Pork Bush / Elephants Food – Eng, Spekboom – Afr (Portulacaria afra)

Spekboom needs no introduction here, as it has become world-renowned as a ‘wonder plant’ due to its hugely beneficial role in helping to keep the fragile balance of our atmosphere where it should be. We are very lucky to have at least 1000Ha of Spekboom covering the reserves slopes. This evergreen succulent-leafed shrub prefers the north facing slopes and exposure to full sunlight, year round. Even in the driest of conditions, Spekboom remains lush and green. There are a number of noticeable examples on the approach to the lodge where the preference of Spekboom for north- and east-facing sunny slopes is very evident.

With more and more focus on global warming and increasing levels of CO2 in our atmosphere, Spekboom is enjoying a lot of limelight, and deservedly so. Often, however, it is believed that what makes Spekboom so special is its ability to produce large amounts of oxygen, but in fact it is the role of Spekboom as a ‘carbon sponge’ and its ability to sequester massive amounts of CO2 out of the atmosphere that gives it renown. One hectare (ha) of Spekboom will typically sequester (remove from the atmosphere) between 4 and 10 tonnes of CO2 per annum – this means the Spekboom growing at Bosch Luys Kloof is sucking between 4000 and 10000 kilograms of CO2 out of the atmosphere, every year. This is a significant amount indeed. Amazingly, hectare for hectare Spekboom rivals the well-known Amazon rainforest in its ability to remove CO2 from the atmosphere.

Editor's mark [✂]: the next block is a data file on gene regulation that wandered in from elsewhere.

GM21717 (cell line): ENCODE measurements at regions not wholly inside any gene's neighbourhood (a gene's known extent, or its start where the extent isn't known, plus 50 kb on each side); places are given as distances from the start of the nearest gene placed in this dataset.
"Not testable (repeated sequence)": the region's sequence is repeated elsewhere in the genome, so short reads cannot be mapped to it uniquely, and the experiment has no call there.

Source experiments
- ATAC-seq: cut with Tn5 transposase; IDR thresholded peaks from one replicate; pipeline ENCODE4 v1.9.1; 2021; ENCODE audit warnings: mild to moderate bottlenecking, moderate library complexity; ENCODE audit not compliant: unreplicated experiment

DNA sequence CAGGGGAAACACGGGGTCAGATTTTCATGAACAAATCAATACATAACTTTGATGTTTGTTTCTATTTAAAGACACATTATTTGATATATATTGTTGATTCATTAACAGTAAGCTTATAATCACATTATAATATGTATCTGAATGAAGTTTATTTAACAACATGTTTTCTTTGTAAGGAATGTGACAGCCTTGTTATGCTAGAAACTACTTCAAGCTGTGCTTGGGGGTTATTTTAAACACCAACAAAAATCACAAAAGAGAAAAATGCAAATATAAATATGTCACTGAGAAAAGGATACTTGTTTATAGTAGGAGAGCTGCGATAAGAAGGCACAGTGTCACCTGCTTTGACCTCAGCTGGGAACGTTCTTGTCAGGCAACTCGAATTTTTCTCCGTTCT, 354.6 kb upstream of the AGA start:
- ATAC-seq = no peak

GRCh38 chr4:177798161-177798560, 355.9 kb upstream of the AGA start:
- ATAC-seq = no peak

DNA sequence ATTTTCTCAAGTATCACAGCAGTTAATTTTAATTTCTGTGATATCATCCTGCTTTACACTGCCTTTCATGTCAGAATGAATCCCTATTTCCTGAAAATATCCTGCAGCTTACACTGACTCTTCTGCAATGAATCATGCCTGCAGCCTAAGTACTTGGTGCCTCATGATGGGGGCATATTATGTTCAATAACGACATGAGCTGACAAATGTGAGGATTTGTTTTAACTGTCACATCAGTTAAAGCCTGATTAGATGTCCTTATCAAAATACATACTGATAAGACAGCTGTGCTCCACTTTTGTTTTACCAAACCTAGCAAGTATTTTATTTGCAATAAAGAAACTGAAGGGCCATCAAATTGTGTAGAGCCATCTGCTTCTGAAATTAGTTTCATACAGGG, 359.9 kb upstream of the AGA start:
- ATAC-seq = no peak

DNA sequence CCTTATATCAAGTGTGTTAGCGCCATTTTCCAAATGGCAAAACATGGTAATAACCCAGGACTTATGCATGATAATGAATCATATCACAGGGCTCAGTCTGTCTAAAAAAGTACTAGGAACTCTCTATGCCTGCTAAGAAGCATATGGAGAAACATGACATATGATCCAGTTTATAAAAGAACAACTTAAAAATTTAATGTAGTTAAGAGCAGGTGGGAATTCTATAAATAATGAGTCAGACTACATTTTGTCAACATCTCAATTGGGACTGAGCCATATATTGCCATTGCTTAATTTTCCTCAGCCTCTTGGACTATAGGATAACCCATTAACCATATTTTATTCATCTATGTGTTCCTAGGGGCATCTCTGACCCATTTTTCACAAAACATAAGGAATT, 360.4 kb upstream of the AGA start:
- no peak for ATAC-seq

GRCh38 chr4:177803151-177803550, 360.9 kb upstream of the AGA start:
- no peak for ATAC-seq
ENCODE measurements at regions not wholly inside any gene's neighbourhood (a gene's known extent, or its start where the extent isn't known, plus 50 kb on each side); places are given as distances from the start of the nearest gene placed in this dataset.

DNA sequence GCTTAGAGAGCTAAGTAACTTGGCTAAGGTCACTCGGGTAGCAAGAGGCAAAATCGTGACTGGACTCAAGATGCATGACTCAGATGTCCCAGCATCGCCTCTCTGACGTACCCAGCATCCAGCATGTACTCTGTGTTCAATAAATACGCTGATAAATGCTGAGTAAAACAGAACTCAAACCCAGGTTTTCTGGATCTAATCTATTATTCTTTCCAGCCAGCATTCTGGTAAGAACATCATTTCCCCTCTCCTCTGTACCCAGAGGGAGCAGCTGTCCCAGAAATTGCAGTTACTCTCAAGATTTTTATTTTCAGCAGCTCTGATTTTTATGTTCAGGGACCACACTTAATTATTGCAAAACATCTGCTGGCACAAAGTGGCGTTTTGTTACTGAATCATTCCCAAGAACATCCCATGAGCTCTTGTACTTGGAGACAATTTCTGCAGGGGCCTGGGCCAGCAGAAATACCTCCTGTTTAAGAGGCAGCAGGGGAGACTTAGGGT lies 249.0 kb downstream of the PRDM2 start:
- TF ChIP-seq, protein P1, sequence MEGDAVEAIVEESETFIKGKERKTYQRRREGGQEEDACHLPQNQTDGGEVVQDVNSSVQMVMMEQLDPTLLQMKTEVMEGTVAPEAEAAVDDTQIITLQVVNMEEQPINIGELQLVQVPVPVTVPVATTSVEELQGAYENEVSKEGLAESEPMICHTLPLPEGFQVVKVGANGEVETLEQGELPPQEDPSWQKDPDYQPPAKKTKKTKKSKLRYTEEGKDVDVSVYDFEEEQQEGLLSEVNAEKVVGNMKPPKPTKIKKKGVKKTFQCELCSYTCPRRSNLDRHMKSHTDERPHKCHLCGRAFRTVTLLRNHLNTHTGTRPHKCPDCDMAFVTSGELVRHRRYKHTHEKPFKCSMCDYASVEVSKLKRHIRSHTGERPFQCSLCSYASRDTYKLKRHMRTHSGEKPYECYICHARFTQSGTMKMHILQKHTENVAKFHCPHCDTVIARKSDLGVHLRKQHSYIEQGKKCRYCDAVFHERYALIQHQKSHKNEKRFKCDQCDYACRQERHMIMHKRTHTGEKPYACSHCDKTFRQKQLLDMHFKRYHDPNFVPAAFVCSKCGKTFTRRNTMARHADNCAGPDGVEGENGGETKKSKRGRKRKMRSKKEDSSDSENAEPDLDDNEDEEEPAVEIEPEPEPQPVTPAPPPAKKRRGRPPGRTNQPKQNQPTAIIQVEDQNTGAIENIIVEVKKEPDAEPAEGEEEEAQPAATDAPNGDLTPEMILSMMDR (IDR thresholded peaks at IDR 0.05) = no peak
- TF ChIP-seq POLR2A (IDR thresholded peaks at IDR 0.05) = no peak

Spekboom is readily browsed by Kudu and Eland at Bosch Luys Kloof. A remarkable plant, with small succulent leaves that are fire retardant and edible to humans, said to boost the immune system and have also been chewed in the Eastern Cape as they stimulate lactation in breast-feeding women. The small pink flowers are not often seen on Spekboom, but produce nectar which makes excellent honey.